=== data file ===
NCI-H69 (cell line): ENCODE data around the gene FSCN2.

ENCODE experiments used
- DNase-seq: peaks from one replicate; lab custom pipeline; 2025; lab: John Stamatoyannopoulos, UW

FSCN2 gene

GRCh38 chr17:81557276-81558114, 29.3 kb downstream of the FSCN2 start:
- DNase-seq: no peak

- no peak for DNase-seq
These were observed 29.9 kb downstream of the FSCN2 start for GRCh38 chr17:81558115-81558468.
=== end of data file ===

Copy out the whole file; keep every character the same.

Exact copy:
NCI-H69 (cell line): ENCODE data around the gene FSCN2.

ENCODE experiments used
- DNase-seq: peaks from one replicate; lab custom pipeline; 2025; lab: John Stamatoyannopoulos, UW

FSCN2 gene

GRCh38 chr17:81557276-81558114, 29.3 kb downstream of the FSCN2 start:
- DNase-seq: no peak

- no peak for DNase-seq
These were observed 29.9 kb downstream of the FSCN2 start for GRCh38 chr17:81558115-81558468.